3 AUGUST 1985, Page 35


In Competition No. 1380 you were asked for an imaginary conversation between two famous people who know or knew each Other, beginning with the remark: 'Have You any adequate excuse to make us for not being drunk?' Chesterton's reply in the Hesketh Pear- Son version was: 'I am desperately drunk. There is only one form of drunkenness that I acknowledge — the drunkenness of sobriety. As a consequence of not having tasted a drop of wine or ale today, I am suffering from delirium tremens.' To which Shaw naggingly retorts: 'In that case Perhaps you will please tell us why you are Sober?' Pearson's invented conversation was widely quoted at the time as if it was authentic, and 47 years later (a long life for a jape) it was treated as a prime source in a holarly work on both men by William B.

Press, (Pennsylvania State University rress, 1970). The five winners printed below get £10 each and the bonus bottle of Veuve Clic- cl, uot Gold Label 1979 Vintage Champagne (the gift of NERA) goes to Jonathan Fernside.

Wilde: The perfect one. I have been to the Royal Academy, Whistler: That is, indeed, a most sobering .!,5•Perience.

So much so that Burlington House could soon become a clinic for inebriates.



Whistler: My health is far too rude to survive such an ordeal.

Wilde: Only a magnum of iced Bollinger enabled me to do so.

Whistler: Alma-Tadema in his usual form? Wilde: Alas, yes. Poor Sir Lawrence! He must have been disappointed in young love by a brewery. His canvases would compel even Bac- chus to sign the pledge.

Whistler: And Leighton?

Wilde: As ever — the febrile in pursuit of the nubile.

Whistler: The only man to make purity look positively indecent. Wilde: Ah, I knew there must be some reason for his peerage. Then Burne-Jones — Whistler: By all means, Oscar, the sooner the

better. (Jonathan Fernside)

Branwell: I am drunk.

Emily: 1 think not; excited perhaps, but not with drink.

Branwell: Anyway, Father doesn't like it. Emily: That never used to worry you before. . . all this.

Branwell: I don't know what you mean. Emily: Don't be evasive, Branwell, you know perfectly well what I mean. You've been at the laudanum again. You were so much nicer when you were drunk.

Branwell: Well, what do you expect? Stuck out here in the howling gales; even when the wind

drops there's nothing to hear but the scratching of pens.

Emily: You have your work.

Branwell: Aye, clipping tickets at Luddenden Foot. I used to have dreams of travelling to far Cathay. (Crosses to window). Cathay! Cathay! where have you gone?

Emily: Excuse me a moment; 1 think you've

given me an idea. (Noel Petty)

Waugh: I abstain from wine in Lent. Your ignorance of Christian practice befits a slum child rather than an adult Etonian. Your school was founded by a saintly king. Unless the ushers neglected their duty, your inquiry is therefore impious.

Connolly: Come, Evelyn, have you never broken your resolution?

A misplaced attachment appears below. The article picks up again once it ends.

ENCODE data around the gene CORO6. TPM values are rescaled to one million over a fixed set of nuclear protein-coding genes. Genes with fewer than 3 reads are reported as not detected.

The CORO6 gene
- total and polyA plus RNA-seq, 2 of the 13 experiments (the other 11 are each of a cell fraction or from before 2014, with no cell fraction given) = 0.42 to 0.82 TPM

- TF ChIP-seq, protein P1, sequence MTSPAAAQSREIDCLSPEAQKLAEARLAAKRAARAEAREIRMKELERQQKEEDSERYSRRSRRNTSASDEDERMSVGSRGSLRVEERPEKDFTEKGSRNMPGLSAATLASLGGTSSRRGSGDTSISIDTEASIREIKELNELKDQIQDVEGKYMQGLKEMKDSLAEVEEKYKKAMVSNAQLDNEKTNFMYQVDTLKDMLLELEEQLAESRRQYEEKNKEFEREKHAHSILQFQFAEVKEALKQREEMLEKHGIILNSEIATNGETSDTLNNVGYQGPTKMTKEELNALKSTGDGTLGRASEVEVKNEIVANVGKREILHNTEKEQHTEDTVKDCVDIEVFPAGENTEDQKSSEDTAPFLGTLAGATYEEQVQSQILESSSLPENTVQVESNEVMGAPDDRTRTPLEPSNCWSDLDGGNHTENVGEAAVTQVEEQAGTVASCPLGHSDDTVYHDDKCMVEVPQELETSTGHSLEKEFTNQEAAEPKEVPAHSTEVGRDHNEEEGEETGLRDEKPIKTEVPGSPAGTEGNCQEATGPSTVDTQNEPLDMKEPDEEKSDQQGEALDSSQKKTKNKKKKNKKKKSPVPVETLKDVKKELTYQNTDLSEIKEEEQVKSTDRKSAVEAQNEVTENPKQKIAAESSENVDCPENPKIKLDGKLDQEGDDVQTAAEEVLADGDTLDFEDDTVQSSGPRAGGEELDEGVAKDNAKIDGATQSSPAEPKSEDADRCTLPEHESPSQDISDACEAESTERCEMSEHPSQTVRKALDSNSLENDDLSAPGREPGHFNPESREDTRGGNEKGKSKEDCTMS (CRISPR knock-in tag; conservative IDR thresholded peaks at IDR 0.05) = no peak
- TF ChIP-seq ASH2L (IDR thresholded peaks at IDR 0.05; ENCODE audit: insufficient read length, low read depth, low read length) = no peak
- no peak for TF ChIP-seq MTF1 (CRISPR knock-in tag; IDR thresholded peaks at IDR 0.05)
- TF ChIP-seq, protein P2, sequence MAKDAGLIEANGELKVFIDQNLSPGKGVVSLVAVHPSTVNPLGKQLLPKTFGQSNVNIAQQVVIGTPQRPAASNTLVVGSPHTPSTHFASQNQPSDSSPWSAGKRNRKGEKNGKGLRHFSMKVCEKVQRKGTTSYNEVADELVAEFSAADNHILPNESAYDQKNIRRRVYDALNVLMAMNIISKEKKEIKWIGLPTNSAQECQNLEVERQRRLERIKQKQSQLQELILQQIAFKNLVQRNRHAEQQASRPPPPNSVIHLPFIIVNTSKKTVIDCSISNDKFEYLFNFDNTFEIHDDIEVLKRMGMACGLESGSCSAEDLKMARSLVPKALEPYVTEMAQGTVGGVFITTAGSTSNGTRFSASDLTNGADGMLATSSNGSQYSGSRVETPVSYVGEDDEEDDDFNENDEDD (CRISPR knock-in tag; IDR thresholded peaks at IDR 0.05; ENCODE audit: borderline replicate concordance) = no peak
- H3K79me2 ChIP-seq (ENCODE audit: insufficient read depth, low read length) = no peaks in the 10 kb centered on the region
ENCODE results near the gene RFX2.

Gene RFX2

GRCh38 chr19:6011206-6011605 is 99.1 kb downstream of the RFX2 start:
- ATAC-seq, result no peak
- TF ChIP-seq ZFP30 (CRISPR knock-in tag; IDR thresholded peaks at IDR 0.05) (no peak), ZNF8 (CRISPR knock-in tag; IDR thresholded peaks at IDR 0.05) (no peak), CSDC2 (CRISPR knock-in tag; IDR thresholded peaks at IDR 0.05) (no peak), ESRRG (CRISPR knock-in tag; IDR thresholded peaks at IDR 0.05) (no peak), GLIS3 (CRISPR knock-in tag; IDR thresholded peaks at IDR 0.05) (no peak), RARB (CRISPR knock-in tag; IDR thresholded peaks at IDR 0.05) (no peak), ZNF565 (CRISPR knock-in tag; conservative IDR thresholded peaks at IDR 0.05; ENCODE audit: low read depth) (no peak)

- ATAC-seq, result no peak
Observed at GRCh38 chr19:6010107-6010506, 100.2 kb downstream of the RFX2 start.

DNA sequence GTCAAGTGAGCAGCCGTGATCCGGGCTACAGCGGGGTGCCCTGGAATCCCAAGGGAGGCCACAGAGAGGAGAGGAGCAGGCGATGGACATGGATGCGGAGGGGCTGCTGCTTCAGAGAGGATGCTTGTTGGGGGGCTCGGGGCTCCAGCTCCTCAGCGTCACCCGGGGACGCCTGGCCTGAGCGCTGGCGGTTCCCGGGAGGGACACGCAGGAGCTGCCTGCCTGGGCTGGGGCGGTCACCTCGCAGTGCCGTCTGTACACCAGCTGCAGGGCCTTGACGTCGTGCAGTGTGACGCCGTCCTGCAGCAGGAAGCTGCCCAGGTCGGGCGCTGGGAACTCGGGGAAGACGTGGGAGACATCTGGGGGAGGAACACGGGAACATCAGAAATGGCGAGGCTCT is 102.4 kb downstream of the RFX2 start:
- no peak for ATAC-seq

Waugh: Often. Particularly in irksome com- pany. I console myself that gluttony is less culpable than anger.

Connolly: Is it? Do you? 1 really am a pagan, you know. Petronius, not Paul, was my educa- tion.

Waugh: That is abundantly evident from your journalism.

Connolly: Do you think I would do better to write novels?

Waugh: You might do better. You would make less money.

Connolly: Then I couldn't afford to drink. Waugh: I can afford to drink but not to jeopardise my soul. The effect is outwardly

identical. (Charles Mosley) Every excuse. When, Harold, you keep on calling emergency Cabinets late at night, how on earth can any of us get any really serious drinking in?

I only ask because on the twenty-nine pre- vious occasions this year that you've threatened your resignation, you've always been in a state of total intoxication.

When I'm sober, working for a little shit like you seems absolutely farcical. When I'm drunk, it seems even more ridiculous.

We're worried about sterling.

F— sterling.

Precisely what the Yanks appear to be doing. Then go to the country!

We've only just been.

Then go again!

I'll get Marcia to mix you an Alka-Seltzer. Or would you prefer Mary to come and read you one of her poems? (Andrew McEvoy)

GKC: My dear Shaw, only a true ale-quaffer can be as sober as 1 am. The teetotaller is more dangerously intoxicated than anyone, because he cannot trust himself to indulge a simple vice. Take yourself for example.

GBS: I always do. And I confess that eschewing pathologically fermented cereals and the flesh of dead animals has given me a lively step that you might mistake for a drunkard's. But my brain isn't so pickled that I can mistake an executed criminal for divinity incarnate.

GKC: Then it's not the draught from the bottle you're missing, Shaw; it's the wine of exaltation. The man who talks common sense is the worst lunatic alive, ready to kill us all to keep us healthy.

GBS: Mankind has done well enough to wipe itself out of existence without my help. But creative evolution will set that right.

GKC: When you turn science into a religion, you lose the benefits of both.

GBS: And since you understand neither, you may as well go on drinking to dissolve your confusion. Drink up, and we'll go and bait

Wells. (Basil Ransome-Davies)